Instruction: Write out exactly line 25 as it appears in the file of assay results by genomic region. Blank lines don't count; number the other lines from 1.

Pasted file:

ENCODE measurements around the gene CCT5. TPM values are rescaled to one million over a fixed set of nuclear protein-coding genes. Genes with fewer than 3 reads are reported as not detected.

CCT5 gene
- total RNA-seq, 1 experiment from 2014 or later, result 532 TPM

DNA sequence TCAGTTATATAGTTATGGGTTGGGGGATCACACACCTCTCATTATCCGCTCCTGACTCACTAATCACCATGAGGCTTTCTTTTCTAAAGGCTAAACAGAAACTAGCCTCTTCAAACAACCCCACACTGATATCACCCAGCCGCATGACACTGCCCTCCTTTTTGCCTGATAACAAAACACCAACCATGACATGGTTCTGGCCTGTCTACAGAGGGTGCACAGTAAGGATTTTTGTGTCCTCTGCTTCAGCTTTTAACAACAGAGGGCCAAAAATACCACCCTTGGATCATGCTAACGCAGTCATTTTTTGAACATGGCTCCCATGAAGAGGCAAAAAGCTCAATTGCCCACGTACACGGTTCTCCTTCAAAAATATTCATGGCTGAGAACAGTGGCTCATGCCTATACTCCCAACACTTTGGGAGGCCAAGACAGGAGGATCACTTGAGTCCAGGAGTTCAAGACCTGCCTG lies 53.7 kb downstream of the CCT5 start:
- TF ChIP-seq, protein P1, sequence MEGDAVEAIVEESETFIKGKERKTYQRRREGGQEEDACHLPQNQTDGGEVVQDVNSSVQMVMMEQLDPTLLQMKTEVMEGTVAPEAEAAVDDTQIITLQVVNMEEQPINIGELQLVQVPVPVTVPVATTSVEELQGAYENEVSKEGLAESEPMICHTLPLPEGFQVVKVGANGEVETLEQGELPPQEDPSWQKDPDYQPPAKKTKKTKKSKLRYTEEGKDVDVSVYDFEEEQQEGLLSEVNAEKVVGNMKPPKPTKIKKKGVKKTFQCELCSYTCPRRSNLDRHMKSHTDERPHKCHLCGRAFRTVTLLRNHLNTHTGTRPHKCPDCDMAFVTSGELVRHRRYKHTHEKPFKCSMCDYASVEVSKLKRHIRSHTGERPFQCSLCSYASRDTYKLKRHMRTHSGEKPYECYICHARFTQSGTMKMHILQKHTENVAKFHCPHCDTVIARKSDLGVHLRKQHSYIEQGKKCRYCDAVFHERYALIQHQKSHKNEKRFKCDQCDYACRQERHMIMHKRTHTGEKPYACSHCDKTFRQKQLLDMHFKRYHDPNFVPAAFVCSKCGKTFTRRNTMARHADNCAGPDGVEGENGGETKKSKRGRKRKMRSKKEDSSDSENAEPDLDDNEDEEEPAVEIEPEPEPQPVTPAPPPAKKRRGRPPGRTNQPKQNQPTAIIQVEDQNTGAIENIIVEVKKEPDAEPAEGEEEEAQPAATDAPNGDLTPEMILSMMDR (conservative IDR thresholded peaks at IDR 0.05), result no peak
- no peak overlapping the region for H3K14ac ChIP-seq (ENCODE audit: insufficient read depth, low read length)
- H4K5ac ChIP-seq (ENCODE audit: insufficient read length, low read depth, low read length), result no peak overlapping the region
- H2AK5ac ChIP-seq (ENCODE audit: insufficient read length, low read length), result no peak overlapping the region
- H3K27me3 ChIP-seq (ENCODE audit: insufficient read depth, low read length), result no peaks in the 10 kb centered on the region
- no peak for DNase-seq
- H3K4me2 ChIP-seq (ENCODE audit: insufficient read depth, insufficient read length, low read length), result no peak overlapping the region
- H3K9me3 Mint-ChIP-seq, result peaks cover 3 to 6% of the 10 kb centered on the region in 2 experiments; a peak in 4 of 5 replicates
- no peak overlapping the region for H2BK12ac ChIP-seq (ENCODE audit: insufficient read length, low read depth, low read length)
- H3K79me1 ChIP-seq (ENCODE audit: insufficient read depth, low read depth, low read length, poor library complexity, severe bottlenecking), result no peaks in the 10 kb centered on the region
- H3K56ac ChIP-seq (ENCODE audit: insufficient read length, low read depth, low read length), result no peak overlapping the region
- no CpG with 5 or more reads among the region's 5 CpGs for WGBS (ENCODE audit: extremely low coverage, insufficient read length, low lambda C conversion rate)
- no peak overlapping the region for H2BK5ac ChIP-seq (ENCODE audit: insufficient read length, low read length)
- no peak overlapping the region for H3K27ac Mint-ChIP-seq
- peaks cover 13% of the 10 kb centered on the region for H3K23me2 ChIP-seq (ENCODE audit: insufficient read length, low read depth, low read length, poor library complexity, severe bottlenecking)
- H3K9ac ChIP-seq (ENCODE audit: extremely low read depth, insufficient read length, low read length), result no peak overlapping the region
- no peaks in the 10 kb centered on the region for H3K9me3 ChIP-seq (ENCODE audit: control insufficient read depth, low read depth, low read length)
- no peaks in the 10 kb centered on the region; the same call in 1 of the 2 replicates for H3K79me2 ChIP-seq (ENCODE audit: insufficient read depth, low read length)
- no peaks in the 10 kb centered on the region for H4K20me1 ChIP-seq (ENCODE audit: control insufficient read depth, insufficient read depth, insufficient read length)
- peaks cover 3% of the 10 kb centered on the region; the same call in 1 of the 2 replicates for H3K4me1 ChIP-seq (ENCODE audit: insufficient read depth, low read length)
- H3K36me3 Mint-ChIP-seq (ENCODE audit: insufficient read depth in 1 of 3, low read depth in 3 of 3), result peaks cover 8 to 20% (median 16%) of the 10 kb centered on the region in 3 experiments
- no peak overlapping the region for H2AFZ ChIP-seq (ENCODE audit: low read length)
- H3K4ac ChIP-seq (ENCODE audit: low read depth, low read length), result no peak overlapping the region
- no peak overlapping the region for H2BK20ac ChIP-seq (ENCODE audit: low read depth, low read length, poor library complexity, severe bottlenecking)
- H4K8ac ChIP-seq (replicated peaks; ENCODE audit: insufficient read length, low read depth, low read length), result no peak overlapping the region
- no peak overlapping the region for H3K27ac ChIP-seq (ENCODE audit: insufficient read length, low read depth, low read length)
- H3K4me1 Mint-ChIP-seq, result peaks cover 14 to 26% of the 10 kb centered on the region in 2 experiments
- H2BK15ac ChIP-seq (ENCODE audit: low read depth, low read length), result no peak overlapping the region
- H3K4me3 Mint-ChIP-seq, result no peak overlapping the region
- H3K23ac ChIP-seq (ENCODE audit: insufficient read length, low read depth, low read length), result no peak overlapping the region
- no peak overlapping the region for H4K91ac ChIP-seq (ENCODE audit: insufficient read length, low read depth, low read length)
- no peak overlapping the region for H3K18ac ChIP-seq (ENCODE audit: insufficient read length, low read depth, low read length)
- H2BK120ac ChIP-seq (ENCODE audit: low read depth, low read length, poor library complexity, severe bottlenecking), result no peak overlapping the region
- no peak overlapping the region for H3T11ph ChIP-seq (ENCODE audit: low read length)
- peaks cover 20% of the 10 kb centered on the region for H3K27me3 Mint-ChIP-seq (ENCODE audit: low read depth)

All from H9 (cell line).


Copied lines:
- H3K36me3 Mint-ChIP-seq (ENCODE audit: insufficient read depth in 1 of 3, low read depth in 3 of 3), result peaks cover 8 to 20% (median 16%) of the 10 kb centered on the region in 3 experiments